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MARCVINI

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Right, and I over-estimated some of the components: the valley cover can weigh half as much because an aluminum intake from Edelbrock weighs 21lb, the motor plate could be lighter as well, and the cam drive chain and sprockets won't weigh 10lb either, so thats 27lb that doesn't need to be included in the estimate. Also, you only really need short stacks for the exhaust, I did include the alternator, and a starter can be light in weight, and the wiring harness is not that heavy either. We could go back and forth, you adding weight and me taking it back off, a radiator will weigh more, like 20lb possibly, and a mount will weigh some more, especially if it's badly designed but it could also be just as light if well designed, lets throw in a really badly made fiberglass cowling that weighs 60 or 70lbs :lick: (what the heck). The point is that a well designed redrive can greatly improve the power to weight ratio of any engine and make an iron block engine competitive with some of the older lycons for far less money - not to quibble about the exact weight that can vary quite a bit depending how well the components are designed...
The weight devil lies on the details...:gig:

Cheers.
 
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blainepga

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Depending on models and accessories O-360s weigh around 310-325 lbs. ready to run, including exhaust. IO-360s around 325-345 lbs.

Any engine still needs the prop and mount.
The combination I am using will produce 260 hp and 250 ft lbs and weigh about 425 lbs fwf. My PSRU weighs 55 lbs. The complete engine with supercharger weighs 314 lbs. It's a GM Ecotec LSJ 4 cylindar 2.0 Liter (or in american 120 cu in). It is designed to to get the majority of torque and hp between 4K and 5k. These weights are right inline with the io-360's with better hp and fuel economy.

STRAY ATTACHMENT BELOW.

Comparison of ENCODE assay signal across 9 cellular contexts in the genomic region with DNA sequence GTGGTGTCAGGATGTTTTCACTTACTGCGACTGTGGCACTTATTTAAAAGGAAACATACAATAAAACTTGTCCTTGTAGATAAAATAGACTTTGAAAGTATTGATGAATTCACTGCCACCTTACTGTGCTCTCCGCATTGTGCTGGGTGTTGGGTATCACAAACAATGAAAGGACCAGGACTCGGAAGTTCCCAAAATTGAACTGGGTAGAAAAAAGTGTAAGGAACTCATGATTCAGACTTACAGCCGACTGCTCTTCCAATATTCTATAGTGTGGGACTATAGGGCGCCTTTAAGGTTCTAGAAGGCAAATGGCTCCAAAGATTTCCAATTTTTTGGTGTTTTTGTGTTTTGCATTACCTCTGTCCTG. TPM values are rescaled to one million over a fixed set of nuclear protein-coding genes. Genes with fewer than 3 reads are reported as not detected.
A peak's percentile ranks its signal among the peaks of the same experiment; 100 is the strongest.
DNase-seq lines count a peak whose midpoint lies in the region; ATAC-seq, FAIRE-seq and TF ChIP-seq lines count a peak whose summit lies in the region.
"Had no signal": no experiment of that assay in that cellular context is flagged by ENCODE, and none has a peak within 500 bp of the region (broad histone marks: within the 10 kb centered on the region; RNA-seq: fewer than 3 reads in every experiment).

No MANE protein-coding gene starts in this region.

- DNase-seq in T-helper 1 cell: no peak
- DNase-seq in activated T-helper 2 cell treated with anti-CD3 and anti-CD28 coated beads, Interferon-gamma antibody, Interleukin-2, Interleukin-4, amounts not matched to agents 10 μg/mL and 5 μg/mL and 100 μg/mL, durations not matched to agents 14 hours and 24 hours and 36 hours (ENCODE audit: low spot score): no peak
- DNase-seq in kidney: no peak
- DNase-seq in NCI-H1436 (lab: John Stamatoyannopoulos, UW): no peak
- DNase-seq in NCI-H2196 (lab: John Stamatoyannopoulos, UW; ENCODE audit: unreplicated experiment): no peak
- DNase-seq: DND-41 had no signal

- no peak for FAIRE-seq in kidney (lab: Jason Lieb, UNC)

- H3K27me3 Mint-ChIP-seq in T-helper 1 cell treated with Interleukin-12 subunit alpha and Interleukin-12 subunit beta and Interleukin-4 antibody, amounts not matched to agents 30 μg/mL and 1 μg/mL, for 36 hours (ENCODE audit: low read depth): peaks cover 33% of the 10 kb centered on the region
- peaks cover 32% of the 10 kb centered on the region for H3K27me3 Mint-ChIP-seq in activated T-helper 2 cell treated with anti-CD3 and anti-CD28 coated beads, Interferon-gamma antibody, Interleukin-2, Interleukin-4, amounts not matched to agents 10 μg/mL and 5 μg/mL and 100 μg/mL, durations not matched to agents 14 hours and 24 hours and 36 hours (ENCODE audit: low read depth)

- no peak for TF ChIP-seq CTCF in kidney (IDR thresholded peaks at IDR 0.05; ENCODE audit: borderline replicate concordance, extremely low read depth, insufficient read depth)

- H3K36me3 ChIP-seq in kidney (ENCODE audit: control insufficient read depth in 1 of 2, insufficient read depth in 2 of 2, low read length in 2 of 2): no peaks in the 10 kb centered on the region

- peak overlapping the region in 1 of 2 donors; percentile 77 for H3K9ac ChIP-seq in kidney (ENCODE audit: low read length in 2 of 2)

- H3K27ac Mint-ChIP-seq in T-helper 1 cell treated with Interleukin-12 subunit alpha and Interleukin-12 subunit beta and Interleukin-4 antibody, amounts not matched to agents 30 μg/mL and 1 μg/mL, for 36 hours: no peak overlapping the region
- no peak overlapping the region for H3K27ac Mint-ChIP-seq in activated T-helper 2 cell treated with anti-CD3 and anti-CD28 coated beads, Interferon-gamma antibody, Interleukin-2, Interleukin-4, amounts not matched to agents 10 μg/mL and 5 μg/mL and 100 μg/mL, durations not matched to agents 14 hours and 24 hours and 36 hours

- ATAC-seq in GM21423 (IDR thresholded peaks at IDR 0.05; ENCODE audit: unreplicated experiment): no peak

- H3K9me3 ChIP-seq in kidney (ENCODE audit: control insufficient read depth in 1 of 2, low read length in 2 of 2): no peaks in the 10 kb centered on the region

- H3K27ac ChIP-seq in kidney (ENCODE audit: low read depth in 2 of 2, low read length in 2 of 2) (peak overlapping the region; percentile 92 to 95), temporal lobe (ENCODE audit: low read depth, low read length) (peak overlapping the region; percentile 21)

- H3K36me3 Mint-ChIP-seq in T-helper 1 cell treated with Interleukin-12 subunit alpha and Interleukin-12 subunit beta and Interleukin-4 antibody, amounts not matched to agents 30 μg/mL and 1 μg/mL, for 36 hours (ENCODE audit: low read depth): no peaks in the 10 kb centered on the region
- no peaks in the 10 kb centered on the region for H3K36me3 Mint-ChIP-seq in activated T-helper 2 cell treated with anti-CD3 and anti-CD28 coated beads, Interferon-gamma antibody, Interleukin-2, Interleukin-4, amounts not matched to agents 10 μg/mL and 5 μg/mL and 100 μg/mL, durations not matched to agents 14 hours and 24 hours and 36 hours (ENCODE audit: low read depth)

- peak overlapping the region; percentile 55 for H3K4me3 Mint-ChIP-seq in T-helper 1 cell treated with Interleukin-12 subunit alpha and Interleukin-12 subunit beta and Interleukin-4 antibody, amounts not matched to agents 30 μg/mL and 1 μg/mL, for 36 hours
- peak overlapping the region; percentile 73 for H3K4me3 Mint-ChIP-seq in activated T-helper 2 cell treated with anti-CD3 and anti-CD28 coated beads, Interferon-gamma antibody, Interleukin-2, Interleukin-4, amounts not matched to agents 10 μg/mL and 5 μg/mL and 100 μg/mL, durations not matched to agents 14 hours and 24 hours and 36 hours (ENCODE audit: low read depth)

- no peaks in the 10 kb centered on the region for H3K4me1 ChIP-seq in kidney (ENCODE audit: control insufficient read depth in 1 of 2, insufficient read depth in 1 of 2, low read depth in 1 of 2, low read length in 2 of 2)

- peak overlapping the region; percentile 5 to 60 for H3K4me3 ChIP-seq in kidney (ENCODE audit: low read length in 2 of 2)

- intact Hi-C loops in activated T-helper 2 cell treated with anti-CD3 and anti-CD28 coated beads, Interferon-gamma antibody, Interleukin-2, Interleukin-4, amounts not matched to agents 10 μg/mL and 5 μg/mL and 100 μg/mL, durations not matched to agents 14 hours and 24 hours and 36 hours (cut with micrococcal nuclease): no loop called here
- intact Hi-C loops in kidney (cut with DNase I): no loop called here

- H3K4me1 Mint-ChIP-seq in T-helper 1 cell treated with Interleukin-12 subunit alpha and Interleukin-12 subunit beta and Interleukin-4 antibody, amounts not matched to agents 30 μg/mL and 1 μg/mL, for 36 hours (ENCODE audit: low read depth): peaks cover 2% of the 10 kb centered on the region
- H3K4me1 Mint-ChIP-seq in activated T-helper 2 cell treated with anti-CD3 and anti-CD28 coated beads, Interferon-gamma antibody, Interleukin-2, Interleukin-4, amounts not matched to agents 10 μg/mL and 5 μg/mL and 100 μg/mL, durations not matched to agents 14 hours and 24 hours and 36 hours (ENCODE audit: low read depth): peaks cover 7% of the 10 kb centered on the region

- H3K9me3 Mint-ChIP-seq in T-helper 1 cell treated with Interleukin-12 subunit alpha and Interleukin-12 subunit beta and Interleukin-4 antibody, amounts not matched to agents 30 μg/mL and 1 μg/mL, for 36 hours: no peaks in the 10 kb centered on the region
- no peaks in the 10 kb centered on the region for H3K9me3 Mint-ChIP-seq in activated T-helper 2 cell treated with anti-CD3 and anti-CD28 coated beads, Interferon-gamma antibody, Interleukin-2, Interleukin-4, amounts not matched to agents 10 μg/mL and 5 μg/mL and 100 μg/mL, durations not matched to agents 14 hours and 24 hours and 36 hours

Blaine Anderson
 

Toobuilder

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... These weights are right inline with the io-360's with better hp and fuel economy...
You might want to temper your expectations concerning fuel economy. The mechanical conversion of fuel to heat to mechanical output is pretty straightforward. In short, HP "costs" a certain fuel burn, regardless of the manufacturers name on the valve cover. Yes, modern automotive engines are exceptionally efficient, but the fact of the matter remains that a Lycoming is also pretty good at turning fuel into thrust - particularly if run LOP like a modern car.
 

MARCVINI

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The combination I am using will produce 260 hp and 250 ft lbs and weigh about 425 lbs fwf. My PSRU weighs 55 lbs. The complete engine with supercharger weighs 314 lbs. It's a GM Ecotec LSJ 4 cylindar 2.0 Liter (or in american 120 cu in). It is designed to to get the majority of torque and hp between 4K and 5k. These weights are right inline with the io-360's with better hp and fuel economy.

Blaine Anderson
Given your engine oficial dyno charts, looks promissing. What is your PSRU´s gear ratio? Already have any idea on cooling system?

Marcvini FORGET THIS MESSAGE. BETTER ONE AHEAD.
 
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dino

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Ecotec promises better rewards if you're up to the greater complexity. Fuel burn (spc) depends on many things other than output. For instance, an ECU controlled high pressure direct injection engine would have a significantly lower spc than a similar carburetor engine.

dino
 

stol